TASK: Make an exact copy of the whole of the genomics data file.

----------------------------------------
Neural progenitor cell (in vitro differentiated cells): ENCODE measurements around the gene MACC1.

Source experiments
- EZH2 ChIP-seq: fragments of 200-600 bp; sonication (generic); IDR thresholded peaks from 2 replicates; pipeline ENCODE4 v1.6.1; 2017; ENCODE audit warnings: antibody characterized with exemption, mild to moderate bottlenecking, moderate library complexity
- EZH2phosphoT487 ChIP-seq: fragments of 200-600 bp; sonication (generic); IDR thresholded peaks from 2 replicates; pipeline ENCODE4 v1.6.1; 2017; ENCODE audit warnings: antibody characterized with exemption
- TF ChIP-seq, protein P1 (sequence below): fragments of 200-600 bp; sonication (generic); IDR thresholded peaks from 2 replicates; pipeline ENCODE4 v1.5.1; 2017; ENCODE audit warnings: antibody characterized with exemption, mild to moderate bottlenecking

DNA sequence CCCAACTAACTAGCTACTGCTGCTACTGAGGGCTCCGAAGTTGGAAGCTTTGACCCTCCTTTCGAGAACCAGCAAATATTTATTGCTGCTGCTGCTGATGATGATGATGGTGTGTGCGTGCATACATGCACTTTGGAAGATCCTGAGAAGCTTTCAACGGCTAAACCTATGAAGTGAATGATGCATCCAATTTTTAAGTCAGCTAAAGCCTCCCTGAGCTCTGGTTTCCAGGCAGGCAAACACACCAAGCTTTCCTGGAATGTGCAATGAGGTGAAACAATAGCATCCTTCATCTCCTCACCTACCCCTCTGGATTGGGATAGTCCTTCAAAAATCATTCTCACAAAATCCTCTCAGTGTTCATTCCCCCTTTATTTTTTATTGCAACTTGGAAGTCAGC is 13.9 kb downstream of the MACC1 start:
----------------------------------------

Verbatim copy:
Neural progenitor cell (in vitro differentiated cells): ENCODE measurements around the gene MACC1.

Source experiments
- EZH2 ChIP-seq: fragments of 200-600 bp; sonication (generic); IDR thresholded peaks from 2 replicates; pipeline ENCODE4 v1.6.1; 2017; ENCODE audit warnings: antibody characterized with exemption, mild to moderate bottlenecking, moderate library complexity
- EZH2phosphoT487 ChIP-seq: fragments of 200-600 bp; sonication (generic); IDR thresholded peaks from 2 replicates; pipeline ENCODE4 v1.6.1; 2017; ENCODE audit warnings: antibody characterized with exemption
- TF ChIP-seq, protein P1 (sequence below): fragments of 200-600 bp; sonication (generic); IDR thresholded peaks from 2 replicates; pipeline ENCODE4 v1.5.1; 2017; ENCODE audit warnings: antibody characterized with exemption, mild to moderate bottlenecking

DNA sequence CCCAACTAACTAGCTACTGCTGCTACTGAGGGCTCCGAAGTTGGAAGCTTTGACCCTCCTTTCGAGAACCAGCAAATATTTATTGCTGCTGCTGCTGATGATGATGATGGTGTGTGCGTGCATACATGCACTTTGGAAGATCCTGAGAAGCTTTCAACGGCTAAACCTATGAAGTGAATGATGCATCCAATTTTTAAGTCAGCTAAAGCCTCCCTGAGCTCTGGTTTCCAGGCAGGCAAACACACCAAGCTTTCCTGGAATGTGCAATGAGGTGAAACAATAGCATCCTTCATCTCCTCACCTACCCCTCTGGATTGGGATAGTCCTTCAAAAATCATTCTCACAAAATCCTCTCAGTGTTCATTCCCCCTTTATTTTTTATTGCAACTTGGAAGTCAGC is 13.9 kb downstream of the MACC1 start: